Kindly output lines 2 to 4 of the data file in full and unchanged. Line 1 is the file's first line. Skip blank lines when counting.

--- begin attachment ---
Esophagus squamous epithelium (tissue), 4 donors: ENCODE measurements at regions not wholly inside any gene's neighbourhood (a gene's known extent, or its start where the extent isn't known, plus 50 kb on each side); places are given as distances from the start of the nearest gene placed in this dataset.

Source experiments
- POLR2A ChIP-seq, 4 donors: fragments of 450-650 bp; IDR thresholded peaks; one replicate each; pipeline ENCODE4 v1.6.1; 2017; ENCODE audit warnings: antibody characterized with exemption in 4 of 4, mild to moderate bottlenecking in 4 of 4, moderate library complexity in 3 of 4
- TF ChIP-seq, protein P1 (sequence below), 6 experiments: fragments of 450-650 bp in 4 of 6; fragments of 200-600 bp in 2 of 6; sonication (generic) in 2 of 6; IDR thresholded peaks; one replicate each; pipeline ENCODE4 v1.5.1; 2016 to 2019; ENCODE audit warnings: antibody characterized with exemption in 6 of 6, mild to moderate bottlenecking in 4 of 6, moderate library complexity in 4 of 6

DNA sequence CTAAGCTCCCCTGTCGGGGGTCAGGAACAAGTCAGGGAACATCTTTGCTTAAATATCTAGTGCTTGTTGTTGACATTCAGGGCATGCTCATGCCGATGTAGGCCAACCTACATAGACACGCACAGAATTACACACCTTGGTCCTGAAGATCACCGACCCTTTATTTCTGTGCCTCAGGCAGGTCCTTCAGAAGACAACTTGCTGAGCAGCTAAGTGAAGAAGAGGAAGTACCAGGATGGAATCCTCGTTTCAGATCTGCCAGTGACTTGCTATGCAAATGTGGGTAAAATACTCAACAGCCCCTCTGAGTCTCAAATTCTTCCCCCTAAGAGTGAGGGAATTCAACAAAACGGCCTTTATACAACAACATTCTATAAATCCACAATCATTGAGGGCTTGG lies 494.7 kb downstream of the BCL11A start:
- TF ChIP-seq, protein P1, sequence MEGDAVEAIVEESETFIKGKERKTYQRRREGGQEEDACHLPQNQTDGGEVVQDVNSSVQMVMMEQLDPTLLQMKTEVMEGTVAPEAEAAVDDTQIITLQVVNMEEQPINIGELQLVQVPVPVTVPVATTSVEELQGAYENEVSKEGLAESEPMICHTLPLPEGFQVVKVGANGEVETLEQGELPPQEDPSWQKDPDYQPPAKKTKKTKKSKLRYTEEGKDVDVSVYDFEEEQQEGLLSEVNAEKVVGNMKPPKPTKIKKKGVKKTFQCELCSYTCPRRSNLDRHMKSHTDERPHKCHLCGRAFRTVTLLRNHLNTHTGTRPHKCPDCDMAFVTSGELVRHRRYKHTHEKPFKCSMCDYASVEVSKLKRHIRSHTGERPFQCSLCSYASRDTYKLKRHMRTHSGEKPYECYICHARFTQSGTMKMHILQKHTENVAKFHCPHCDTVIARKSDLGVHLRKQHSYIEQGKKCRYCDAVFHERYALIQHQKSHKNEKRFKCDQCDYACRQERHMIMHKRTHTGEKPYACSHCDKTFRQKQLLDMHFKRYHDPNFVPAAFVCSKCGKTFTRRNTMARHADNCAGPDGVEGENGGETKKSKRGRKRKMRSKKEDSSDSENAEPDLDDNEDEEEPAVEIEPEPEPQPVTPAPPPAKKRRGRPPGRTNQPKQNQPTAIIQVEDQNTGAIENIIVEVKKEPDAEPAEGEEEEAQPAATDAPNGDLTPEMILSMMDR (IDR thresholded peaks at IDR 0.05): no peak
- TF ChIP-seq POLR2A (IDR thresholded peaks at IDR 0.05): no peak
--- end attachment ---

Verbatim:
Source experiments
- POLR2A ChIP-seq, 4 donors: fragments of 450-650 bp; IDR thresholded peaks; one replicate each; pipeline ENCODE4 v1.6.1; 2017; ENCODE audit warnings: antibody characterized with exemption in 4 of 4, mild to moderate bottlenecking in 4 of 4, moderate library complexity in 3 of 4
- TF ChIP-seq, protein P1 (sequence below), 6 experiments: fragments of 450-650 bp in 4 of 6; fragments of 200-600 bp in 2 of 6; sonication (generic) in 2 of 6; IDR thresholded peaks; one replicate each; pipeline ENCODE4 v1.5.1; 2016 to 2019; ENCODE audit warnings: antibody characterized with exemption in 6 of 6, mild to moderate bottlenecking in 4 of 6, moderate library complexity in 4 of 6